The buffer tank — part of combined heat and power plant, or CHP — in Hohenfels helps the community reduce greenhouse gas emissions by 1,323 tons and save $900,000 per year. Years before Executive Order 16693 was implemented in 2014, the Hohenfels community requested and installed devices to reduce the carbon footprint and promote sustainability.

By Paul Hlawatsch, USAG Bavaria Directorate of Public Works


HOHENFELS, Germany — When President Obama signed Executive Order 13693 “Planning for the Sustainability in the Next Decade” Mar. 19, 2015, Hohenfels military community — part of USAG Bavaria — was already one step ahead.


EO 13693 calls for reducing greenhouse gas emissions, promoting energy conservation and efficiency, increasing renewable energy and increasing alternative energy sources by various new technologies.


In 2011, four years prior to the signing of EO 13693, Paul Hlawatsch, the energy manager for Hohenfels military community, submitted a $3.5 million project to approve and fund a combined heat and power plant, or CHP, and soon received the funds.


A CHP, also known as a cogeneration unit, serves two purposes. It simultaneously produces electric power and thermal heat and utilizes both of them in an efficient manner. Heat that is normally wasted in a conventional electrical plant is harnessed as useful energy. CHP captures the heat by-product and feeds it into a local heating network, providing heat for buildings. This is more efficient than generating heat and electricity from separate sources.


“Due to the integration of both power and thermal generation, CHP systems are more efficient than separate generating systems and provide environmental, economic, and energy system infrastructure benefits,” according to the American Council for an Energy-Efficient Economy,


The conventional electric power plant has an efficiency rate around 25 to 38 percent. Since the generated electric and heat power are harvested and used close to the point of generation, the overall efficiency rate of a CHP is up to 90 percent.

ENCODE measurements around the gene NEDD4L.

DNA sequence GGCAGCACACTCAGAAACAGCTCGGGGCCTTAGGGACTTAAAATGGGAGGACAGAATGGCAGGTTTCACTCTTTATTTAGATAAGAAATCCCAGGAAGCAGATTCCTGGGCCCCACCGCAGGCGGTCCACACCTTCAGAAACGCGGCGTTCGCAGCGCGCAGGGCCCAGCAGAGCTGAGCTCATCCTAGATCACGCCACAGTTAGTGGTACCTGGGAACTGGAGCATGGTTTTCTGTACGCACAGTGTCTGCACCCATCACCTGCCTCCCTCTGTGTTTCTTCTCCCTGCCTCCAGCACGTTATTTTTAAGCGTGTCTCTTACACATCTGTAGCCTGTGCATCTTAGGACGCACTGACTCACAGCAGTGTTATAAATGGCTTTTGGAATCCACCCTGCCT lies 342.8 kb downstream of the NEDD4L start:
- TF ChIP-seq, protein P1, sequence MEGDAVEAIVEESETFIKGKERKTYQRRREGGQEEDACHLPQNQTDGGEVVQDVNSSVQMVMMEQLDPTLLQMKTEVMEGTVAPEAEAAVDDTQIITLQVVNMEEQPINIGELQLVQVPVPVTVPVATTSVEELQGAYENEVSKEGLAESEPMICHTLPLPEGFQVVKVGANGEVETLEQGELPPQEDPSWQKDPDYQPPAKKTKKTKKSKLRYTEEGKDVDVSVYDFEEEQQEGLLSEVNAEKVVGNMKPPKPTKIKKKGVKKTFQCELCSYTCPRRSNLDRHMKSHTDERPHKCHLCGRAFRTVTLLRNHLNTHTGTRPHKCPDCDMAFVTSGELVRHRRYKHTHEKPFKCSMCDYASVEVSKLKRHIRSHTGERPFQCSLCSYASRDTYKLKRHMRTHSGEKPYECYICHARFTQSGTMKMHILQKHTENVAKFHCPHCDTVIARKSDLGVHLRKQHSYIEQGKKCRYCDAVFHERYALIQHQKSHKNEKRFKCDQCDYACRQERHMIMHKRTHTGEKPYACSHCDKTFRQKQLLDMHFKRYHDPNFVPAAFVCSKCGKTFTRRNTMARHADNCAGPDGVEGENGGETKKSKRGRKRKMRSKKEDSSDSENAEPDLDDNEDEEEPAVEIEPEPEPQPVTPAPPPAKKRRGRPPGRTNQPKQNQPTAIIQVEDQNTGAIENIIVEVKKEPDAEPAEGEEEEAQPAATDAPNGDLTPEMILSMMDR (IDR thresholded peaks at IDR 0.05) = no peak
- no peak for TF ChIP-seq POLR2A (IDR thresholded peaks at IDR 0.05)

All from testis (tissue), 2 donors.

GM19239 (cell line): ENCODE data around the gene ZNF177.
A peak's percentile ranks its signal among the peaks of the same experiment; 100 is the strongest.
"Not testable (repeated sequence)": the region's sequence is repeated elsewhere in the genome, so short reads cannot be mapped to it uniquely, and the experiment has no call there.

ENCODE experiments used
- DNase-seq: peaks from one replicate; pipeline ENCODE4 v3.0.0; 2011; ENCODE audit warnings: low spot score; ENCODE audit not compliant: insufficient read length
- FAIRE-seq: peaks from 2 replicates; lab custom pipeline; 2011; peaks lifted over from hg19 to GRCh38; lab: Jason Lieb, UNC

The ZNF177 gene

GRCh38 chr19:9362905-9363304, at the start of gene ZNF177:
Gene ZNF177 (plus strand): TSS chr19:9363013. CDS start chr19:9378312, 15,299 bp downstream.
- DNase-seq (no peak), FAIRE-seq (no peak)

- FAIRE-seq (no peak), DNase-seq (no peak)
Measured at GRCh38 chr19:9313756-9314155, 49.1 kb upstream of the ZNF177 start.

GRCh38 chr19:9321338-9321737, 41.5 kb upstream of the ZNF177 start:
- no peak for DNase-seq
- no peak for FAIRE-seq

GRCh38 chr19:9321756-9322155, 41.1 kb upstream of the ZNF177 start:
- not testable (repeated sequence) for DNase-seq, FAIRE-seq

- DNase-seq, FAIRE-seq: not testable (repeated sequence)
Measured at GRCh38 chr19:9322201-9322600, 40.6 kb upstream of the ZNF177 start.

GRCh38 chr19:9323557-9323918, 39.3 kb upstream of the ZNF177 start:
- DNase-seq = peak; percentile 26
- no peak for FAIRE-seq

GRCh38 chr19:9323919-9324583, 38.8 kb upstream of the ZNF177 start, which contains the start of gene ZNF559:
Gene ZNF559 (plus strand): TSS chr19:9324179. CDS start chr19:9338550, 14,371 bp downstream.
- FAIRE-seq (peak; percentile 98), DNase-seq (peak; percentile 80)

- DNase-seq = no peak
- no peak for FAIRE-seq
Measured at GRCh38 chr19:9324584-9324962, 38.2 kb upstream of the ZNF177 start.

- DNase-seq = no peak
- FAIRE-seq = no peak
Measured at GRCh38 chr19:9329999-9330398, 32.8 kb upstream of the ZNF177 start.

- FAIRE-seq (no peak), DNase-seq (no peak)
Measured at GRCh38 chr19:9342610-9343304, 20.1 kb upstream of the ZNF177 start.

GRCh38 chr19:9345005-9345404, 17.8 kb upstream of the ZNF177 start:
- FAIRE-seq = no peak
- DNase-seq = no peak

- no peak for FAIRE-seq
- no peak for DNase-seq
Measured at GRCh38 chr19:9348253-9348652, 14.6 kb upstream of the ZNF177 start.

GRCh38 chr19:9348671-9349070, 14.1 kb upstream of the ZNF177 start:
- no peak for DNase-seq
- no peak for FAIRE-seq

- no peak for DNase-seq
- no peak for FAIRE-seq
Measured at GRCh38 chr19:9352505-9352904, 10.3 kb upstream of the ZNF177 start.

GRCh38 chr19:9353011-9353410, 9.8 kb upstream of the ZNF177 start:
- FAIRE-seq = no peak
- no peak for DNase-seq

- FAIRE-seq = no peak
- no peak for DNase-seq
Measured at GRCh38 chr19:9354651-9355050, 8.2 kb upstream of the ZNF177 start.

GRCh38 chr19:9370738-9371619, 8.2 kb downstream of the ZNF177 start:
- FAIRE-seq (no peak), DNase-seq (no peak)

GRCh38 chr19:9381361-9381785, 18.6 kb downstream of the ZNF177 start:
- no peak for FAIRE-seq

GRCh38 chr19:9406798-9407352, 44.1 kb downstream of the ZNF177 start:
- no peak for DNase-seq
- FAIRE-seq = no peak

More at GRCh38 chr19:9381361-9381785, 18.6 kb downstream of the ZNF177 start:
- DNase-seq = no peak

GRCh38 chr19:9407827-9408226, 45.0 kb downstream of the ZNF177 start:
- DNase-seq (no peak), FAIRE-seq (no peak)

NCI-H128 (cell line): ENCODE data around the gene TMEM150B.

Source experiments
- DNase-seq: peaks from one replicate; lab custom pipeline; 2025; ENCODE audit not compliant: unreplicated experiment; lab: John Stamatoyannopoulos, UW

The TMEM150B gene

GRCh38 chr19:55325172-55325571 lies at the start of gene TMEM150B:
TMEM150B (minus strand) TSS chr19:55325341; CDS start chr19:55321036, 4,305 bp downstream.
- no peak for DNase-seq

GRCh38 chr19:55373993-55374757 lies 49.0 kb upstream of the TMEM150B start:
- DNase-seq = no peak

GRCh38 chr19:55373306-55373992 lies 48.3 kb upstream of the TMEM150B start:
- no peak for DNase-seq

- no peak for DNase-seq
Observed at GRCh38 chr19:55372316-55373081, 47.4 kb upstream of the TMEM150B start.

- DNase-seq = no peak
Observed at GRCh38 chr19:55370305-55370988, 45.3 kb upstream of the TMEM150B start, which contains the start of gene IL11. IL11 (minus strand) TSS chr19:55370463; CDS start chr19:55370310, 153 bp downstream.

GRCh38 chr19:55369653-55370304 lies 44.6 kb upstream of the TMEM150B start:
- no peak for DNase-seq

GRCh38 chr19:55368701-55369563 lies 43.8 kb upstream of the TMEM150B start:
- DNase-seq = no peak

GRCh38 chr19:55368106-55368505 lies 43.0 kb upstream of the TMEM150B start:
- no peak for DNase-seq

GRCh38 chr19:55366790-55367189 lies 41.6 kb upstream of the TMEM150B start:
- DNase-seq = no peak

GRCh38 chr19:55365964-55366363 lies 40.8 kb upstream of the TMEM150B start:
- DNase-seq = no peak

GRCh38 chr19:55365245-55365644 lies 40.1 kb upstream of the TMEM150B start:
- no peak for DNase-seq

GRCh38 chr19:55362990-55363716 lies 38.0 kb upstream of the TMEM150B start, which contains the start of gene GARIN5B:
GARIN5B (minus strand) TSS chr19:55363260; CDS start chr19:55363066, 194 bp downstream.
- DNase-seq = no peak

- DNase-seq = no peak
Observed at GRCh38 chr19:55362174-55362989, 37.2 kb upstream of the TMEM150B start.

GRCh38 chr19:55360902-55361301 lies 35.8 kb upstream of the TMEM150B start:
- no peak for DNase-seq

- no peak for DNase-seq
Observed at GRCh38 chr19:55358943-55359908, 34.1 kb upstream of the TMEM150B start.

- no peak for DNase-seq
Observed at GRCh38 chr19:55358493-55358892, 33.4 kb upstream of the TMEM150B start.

Dietmar Wittman from the United States Army Corps of Engineers worked together with project manager Harald Mueller and Architect/Engineer Ulrich Dickert from the State Construction Agency to design and construct the state of the art system.


In April 2016, the CHP was installed in Camp Nainhof and began operation, providing energy to 110 buildings in the Camp Nainhof and Linderberg sections of the Hohenfels military installation. The plant is designed to produce 1.8 megawatts of power per year, generating roughly 50 percent of thermal energy (894 kilowatts) and 50 percent electrical energy (889 kilowatts).


The CHP generates around 30 percent of the yearly heat and electricity demand of the entire installation, achieving partial off-post power grid independency.


A CHP is considered optimally used if it runs at full capacity at least 5,000 – 7,000 hours per year. The unit in Hohenfels, however, runs more than 8,000 hours per year. It is shut down for only three weeks in the summer when heat demand is low to check the engines and perform maintenance. During those three weeks, a 16,000 gallon buffer tank is used to store and distribute any heat energy that is needed.


Hohenfels CHP reduces greenhouse gas emissions by 1,323 tons per year, greatly reducing the installation’s carbon footprint. In addition to the positive environmental impacts, energy costs are reduced by $900,000 per year. While the project was a costly investment, the four-year return on investment shows that the CHP is economically viable.


A second CHP of the same capacity is currently being built in another part of the Hohenfels military community and will start operation in spring of 2017.


In honor of USAG Bavaria Hohenfels dedication to energy reduction and sustainability, Paul Hlawatsch received the Secretary of the Army Energy and Water Management Individual Award for Energy Efficiency/Energy Management in August 2015 for his work on previous projects and initiatives.

Categories: Environmental News